The discipline of archaeology was born in the museum. In the words of Andrew Christenson, “museums were really the first professional homes for archaeology.” Indeed, museums in the mid-nineteenth century played an important role in the institutionalisation of archaeology, forming an essential stepping stone to the discipline we know today. The historical and contemporary intersections between archaeology, museums and collections provide ample scope for research and debate, as the relationship between archaeology and museums has been much altered over time through changing displays, practices, and museum politics.
by Kate Owen
Kate Owen has recently completed her MA in the English department at King’s College London. She has an interest in the medical humanities, the transmission of scientific knowledge in the early modern period, and is currently a volunteer at St Bartholomew’s Hospital Museum and Archive.
In the second semester of my master’s programme, Early Modern English Literature: Text and Transmission, I took a module called ‘professing writing’. This module looks at a large range of literary and non-literary genres, such as poetry, devotional texts, travel writing and scientific writing. Through guest lecturers and trips to professional libraries, the module also introduced different approaches to academic research. It was on one of these trips to the Wellcome Library, that I first came across early modern women’s recipe books.
by Harriet Thompson, PhD candidate in the English department at King’s College London.
William John Johnston’s Lightning Flashes and Electric Dashes is a volume of late nineteenth-century American fiction comprised of ‘contributions from the pens of all the prominent writers in the ranks of telegraphic literature’. Johnston was himself a telegraph operator, as well as a publisher, and editor of the profession’s leading trade journal ‘The Operator’. He published a number of notable works of telegraphic literature by women telegraphers, including Ella Cheever Thayer’s novel Wired Love and short fictional works by Lida Churchill and Josie Schofield.
Disability+Intersectionality is a fortnightly reading group based at King’s College London where members meet to discuss key texts in critical disability studies, situating them within the broader context of the humanities and social sciences. Each session will focus on a theme and explore how disability intersects with categories such as gender, race, sexuality, and class.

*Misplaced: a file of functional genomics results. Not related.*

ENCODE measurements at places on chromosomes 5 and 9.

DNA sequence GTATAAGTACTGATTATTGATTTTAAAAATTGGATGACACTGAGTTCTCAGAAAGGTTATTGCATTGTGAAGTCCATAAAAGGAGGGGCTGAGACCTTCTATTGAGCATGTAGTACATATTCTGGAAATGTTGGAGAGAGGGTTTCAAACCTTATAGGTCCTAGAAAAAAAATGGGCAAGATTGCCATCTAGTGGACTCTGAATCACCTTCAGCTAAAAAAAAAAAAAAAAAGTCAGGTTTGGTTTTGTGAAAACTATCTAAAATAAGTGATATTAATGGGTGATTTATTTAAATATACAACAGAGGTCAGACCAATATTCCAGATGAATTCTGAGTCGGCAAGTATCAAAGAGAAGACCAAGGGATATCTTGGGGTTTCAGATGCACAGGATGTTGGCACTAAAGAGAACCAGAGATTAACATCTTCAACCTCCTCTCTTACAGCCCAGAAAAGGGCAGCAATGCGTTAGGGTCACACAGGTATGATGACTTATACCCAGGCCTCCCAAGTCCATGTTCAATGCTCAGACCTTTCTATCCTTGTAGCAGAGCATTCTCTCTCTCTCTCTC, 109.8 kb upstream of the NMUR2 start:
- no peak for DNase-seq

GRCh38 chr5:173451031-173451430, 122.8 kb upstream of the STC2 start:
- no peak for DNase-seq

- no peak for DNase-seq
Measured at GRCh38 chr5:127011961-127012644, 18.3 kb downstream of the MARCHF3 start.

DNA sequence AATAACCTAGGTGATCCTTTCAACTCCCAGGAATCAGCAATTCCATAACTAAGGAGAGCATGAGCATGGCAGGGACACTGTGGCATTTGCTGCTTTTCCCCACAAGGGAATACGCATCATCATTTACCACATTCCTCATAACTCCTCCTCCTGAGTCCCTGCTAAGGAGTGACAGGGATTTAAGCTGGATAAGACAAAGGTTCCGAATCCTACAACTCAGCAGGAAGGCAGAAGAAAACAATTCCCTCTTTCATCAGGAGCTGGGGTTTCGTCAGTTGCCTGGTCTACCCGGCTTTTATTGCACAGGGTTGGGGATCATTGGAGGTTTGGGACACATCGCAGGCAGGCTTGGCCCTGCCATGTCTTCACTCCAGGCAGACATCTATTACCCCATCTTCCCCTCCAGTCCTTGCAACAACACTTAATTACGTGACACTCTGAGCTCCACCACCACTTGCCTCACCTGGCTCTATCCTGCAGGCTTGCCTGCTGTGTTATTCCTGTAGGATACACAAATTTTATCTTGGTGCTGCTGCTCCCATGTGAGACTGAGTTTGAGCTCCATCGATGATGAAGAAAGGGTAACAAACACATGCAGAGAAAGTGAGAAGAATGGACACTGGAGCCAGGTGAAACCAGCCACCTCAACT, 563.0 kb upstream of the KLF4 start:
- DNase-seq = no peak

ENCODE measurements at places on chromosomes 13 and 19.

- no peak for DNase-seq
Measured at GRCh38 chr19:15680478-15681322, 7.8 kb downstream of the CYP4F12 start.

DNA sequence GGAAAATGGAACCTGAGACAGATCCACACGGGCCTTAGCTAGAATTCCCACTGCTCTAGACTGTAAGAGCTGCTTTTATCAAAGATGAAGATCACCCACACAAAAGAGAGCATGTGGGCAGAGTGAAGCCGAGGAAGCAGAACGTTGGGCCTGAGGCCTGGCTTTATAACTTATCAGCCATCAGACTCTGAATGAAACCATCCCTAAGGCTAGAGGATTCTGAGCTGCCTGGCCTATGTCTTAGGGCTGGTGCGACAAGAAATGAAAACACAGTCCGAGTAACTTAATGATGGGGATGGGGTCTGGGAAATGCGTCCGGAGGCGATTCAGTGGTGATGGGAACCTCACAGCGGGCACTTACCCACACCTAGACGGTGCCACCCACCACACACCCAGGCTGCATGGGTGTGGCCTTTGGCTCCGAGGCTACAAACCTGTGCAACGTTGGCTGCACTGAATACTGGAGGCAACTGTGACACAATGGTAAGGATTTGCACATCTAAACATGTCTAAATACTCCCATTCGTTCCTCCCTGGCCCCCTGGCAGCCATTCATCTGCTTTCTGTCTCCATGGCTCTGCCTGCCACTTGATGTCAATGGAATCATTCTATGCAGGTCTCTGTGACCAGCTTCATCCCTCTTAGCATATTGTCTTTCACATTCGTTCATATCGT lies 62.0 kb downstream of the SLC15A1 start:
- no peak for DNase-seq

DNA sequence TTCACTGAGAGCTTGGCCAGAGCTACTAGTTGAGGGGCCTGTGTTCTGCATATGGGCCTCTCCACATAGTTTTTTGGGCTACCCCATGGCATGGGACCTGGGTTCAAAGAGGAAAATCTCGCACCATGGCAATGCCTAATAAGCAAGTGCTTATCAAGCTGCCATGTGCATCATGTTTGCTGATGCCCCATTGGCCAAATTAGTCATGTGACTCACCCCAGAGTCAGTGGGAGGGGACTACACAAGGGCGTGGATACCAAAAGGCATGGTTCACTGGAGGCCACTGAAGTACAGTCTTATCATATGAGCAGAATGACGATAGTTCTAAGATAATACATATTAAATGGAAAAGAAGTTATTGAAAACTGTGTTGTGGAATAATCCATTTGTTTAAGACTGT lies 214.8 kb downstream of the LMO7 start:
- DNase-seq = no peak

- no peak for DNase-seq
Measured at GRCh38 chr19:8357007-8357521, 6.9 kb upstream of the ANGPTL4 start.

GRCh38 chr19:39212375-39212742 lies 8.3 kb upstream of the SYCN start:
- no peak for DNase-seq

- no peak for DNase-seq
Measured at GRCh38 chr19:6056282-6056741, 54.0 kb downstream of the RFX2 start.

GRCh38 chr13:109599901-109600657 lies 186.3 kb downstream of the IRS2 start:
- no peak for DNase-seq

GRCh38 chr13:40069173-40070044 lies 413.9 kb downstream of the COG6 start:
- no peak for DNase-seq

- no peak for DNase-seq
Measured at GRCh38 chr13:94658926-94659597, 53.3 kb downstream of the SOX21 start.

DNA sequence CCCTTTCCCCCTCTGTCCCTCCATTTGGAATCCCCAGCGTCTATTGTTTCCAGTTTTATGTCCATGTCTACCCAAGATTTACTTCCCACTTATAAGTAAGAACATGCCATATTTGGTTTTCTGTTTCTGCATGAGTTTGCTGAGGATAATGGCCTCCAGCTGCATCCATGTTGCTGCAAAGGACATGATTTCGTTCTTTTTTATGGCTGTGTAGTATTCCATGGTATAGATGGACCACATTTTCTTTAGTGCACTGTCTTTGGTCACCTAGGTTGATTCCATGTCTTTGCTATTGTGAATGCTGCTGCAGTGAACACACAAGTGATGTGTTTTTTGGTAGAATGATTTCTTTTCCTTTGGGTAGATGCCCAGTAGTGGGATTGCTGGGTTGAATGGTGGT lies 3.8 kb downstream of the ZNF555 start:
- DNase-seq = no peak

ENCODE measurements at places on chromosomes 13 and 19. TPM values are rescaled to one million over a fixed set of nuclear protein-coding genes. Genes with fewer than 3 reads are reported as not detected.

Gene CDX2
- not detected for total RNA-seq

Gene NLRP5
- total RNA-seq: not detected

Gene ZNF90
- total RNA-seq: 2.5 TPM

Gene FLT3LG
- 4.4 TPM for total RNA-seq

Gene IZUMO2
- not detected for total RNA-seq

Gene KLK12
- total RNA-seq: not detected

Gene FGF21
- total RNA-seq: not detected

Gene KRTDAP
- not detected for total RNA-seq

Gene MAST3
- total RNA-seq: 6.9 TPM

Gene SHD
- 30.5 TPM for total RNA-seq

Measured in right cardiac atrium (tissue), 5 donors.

Christina Lee is a second-year PhD student in the Department of English and a co-organiser of Disability+Intersectionality. In this post she reflects on lessons from the reading group and what intersectionality means to her.
At the Intersection
I am terrified of intersections. There is something about the open space in the middle that petrifies me. Once, while I was trying to cross the road, a car suddenly turned right and the driving instructor – sitting next to the learner in the passenger seat – stuck his head out of the window to rail at me for being on the road. I was actually on the pavement a few seconds before and left to cross to the right. I did not go on the pavement because it was too narrow and had poorly cut curbs. He didn’t want to listen and continued to insist I should be on the pavement. Eventually they drove off, though not before he proclaimed that I ought to be run over by a car. This is what I used to think of when I hear ‘disability’ and ‘intersection’.
Pavements, sidewalks, footpaths, are designed for pedestrians, people who use their feet and walk with an easy, steady stride without canes, crutches or prosthetics.
Science fiction may seem resolutely modern, but the genre could actually be considered hundreds of years old. There are the alien green “children of Woolpit”, who appeared in 12th-century Suffolk and were reported to have spoken a language no one could understand. There’s also the story of Eilmer the 11th-century monk, who constructed a pair of wings and flew from the top of Malmesbury Abbey. And there’s the Voynich Manuscript, a 15th-century book written in an unknowable script, full of illustrations of otherworldly plants and surreal landscapes.
These are just some of the science fictions to be discovered within the literatures and cultures of the Middle Ages. There are also tales to be found of robots entertaining royal courts, communities speculating about utopian or dystopian futures, and literary maps measuring and exploring the outer reaches of time and space.
The influence of the genre we call “fantasy”, which often looks back to the medieval past in order to escape a techno-scientific future, means that the Middle Ages have rarely been associated with science fiction. But, as we have found, peering into the complex history of the genre, while also examining the scientific achievements of the medieval period, reveals that things are not quite what they seem. Continue reading Science fiction was around in medieval times – here’s what it looked like